So, you made it past Rape: The Novel. You are now ready to embark on one of the great science fiction epics of all time. Continuing Donaldson's science fiction adaptation of Wagner's Ring Cycle, we now begin to get to the meat of the matter. (No spoilers here.) In "Forbidden Knowledge," we meet and get to know the infamous Captain Nick Succorso. And we will fight to survive this gut-wrenching tale, along with Nick, and Morn. This book is flavored with an interesting characteristic that appears sporadically throughout the Donaldson experience. Every hundred pages or so, the reader is treated to three or four paragraphs of some of the most provocative modern philosophy I believe I've ever read. And I've read a bit. Also introduced here are the stakes. Here we begin to be introduced to what may (or may not?) really be going on. The stakes could not be higher, and the reader takes shallow comfort in the knowledge that the fate of humanity may literally be in the hands of the most conniving, most untrustworthy human beings imaginable. The good news: this book has what I consider the most mind-bending WTF moment I've ever seen in any novel. Bigger than the death of Eddard Stark, bigger than the Red Wedding, bigger even than the Mule Reveal in Asimov's Foundation Trilogy. This one is large, and speaking for myself, so unexpected that I actually had to put the book down and pace for a bit to collect my thoughts. I was reading in a TV control room and the very people who had recommended the book to me asked what had happened, I was so shaken. I told them, and they cackled with glee. It's a big one. Capital WTF. And it's not the last. Finally, for those not yet trolled, I will append my Dream Cast for the HBO series:Captain Angus Thermopyle ... Ron PerlmanMorn Hyland ... Olivia WildeDavies Hyland ... Liam HemsworthCaptain Nick Succorso ... Brad PittMikka Vasaczk ... Zoe SaldanaVector Shaheed ... J.K. SimmonsMilos Taverner ... Steve BuscemiThe Bill ... Christoph WaltzWarden Dios ... Tom SelleckMin Donner ... Sigourney WeaverHashi Lebwohl ... Ben KingsleyHolt Fasner ... Kevin SpaceyCaptain Sorus Chatelaine ... Sharon StoneCaptain Dolph Ubikwe ... Idris ElbaSpectacular.

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Forbidden Knowledge continues the story of Morn and her travels after she leaves Com-Mine station with Nick. At some point, we come to find the book is holding out on us. Most of the pages deal with Nick and Morn and the crew aboard the ship. Throughout, Morn is a target of abuse. Over and over. The reader is made to feel as confined as the crew. For a while, I thought the author might have a personal problem, and he probably does, but he is very good at composition, too. When you think you've had enough, when you've made up your mind to tell everyone how morally conscientious you are, how you won't tolerate the physical abuse in this story - that's when you're about to get left behind. If you read this far, stick with it and you'll see. Just a glimpse then, for relief. It comes out of the blue in one chapter and jolts the reader with the exciting possibilities to come. Take a look at the bulk of the next three volumes and get ready for the flood. The good news is, the suffering is over and the adventure begins.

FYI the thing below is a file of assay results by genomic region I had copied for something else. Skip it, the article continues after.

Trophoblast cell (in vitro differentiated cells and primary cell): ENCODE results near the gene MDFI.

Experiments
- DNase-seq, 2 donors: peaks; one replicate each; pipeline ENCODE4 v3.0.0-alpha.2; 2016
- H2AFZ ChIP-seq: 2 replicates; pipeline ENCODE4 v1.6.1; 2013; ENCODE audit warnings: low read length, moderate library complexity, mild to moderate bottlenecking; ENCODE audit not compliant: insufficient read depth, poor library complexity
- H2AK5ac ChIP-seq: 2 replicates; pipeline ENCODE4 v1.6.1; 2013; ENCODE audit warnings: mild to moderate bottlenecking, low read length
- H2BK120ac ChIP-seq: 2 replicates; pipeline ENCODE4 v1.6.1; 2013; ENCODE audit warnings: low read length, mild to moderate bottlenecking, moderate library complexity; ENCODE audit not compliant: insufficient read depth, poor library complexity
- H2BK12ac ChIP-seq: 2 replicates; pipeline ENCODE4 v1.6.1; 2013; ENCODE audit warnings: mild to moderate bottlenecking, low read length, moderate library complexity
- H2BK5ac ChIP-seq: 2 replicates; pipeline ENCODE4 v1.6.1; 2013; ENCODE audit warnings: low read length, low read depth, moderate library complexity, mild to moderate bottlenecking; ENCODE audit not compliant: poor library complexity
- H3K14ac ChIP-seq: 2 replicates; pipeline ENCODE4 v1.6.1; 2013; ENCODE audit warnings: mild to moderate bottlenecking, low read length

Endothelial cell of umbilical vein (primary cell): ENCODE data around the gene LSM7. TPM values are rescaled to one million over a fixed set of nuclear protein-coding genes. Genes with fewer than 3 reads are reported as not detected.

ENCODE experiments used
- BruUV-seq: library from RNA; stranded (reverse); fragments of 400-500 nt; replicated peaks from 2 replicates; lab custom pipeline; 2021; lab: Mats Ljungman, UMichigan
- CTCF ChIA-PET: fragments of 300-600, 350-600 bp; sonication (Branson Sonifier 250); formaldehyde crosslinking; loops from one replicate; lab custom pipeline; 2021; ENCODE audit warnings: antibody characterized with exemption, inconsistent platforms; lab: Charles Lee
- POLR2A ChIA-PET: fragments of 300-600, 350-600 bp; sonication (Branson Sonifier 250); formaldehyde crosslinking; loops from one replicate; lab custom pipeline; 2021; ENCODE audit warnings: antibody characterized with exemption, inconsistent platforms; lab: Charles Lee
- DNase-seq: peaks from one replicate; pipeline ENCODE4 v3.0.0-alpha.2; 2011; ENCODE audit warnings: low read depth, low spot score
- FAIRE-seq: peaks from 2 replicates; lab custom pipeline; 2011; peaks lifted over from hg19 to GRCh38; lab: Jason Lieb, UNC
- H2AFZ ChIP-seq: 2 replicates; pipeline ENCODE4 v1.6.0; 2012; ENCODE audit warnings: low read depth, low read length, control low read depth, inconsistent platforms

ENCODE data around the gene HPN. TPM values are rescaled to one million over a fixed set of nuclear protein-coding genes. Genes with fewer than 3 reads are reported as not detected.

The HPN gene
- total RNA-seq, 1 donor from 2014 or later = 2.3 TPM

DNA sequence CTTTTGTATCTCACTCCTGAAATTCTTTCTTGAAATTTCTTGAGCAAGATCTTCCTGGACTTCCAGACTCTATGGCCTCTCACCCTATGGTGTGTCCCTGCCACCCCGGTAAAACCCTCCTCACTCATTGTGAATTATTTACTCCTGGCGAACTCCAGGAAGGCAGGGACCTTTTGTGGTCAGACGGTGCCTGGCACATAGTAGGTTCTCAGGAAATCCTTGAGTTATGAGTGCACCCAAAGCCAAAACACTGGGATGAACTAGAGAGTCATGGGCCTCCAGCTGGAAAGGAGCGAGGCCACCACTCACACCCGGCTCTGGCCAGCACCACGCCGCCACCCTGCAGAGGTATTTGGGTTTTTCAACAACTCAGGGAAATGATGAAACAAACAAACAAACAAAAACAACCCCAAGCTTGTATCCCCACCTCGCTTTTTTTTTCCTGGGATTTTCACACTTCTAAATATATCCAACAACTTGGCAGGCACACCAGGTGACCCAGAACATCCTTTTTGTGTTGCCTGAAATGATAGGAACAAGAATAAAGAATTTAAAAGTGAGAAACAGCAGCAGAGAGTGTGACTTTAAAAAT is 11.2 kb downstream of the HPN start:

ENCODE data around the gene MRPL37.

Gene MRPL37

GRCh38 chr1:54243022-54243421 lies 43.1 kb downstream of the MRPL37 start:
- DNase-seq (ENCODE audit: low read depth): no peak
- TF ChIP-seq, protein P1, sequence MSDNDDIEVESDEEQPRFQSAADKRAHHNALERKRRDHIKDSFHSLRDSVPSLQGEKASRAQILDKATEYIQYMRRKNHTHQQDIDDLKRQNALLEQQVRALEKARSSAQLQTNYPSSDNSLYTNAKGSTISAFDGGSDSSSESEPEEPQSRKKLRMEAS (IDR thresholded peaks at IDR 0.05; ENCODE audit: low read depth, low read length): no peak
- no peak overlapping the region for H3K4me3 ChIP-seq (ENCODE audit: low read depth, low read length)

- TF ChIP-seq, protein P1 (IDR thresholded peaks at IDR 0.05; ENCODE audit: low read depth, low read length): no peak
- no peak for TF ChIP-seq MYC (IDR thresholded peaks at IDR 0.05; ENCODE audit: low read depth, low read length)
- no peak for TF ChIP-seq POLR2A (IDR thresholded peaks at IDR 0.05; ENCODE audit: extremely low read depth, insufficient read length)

Continuation of the Gap Series.Here we get the fallout of the first book. Angus is imprisoned, Morn has escaped thanks to Nick.But not really... I love how the relationships between the character's keep changing, like how morn (effectively) becomes the one manipulating Nick into doing what she wants, and Angus in turn becomes the helpless victim, etc.But the stakes are rising - this isn't just a personal story about a trio, but now there are greater powers who are trying to manipulate them - and we meet the aliens "Amnion" who are a wonderfully alien race that just doesn't understand humans.Honestly, there are no good guys in this book, only greater or lesser shades of grey.But i love it all the more for that :)

I'm only going to say this once for all 5 books: they are a stellar sci-fi series that any genre addict should read. They are not as great as the first trio of Covenant books, but they are a lot better than some of the recent sci-fi books churned out. That said, they are also more than a little disturbing, and, by the end, more than a little hard to believe. Even sci-fi character can't bend so far until they break, and the main villain of this "franchise" does such a personality 180 that as a reader you're left with 2 choices: put the books down or shrug and move on as best you're able.If you choose the latter, you are correct, because these are a nice series of stories and although intended, most likely, to be a bit darker than they turned out to be (Real Story, or #1, is like a plague of death whereas the other for are bad colds), they're still a romping good read with memorable characters. I've read through this set twice in my lifetime, and never say never because maybe in another 20 years I'll itch to pick them up again - and that's saying something.
—Philip Fracassi